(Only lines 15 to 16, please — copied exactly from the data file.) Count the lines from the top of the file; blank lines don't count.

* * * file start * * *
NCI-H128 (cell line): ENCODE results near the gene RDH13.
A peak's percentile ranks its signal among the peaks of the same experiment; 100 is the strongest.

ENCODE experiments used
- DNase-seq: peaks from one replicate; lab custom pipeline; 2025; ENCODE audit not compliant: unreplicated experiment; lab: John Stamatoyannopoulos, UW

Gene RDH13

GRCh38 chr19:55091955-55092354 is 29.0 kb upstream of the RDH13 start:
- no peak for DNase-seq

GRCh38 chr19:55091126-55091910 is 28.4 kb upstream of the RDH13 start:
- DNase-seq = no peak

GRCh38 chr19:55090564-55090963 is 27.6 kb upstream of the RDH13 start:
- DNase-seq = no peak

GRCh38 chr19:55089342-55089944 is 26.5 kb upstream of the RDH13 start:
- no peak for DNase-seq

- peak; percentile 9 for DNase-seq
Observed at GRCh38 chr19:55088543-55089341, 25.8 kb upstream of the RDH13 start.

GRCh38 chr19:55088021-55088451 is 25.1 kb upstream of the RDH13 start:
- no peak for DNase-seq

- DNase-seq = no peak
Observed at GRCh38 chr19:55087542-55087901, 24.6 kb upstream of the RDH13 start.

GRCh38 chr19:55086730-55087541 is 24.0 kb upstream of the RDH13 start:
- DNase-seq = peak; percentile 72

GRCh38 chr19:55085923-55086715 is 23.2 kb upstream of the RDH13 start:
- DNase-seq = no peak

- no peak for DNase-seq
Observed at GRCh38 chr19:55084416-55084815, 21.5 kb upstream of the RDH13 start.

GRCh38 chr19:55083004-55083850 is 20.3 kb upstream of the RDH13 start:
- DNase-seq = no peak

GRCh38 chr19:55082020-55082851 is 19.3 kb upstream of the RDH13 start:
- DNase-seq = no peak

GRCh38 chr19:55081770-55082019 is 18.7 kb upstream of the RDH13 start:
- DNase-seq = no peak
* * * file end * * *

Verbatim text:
Observed at GRCh38 chr19:55088543-55089341, 25.8 kb upstream of the RDH13 start.

GRCh38 chr19:55088021-55088451 is 25.1 kb upstream of the RDH13 start: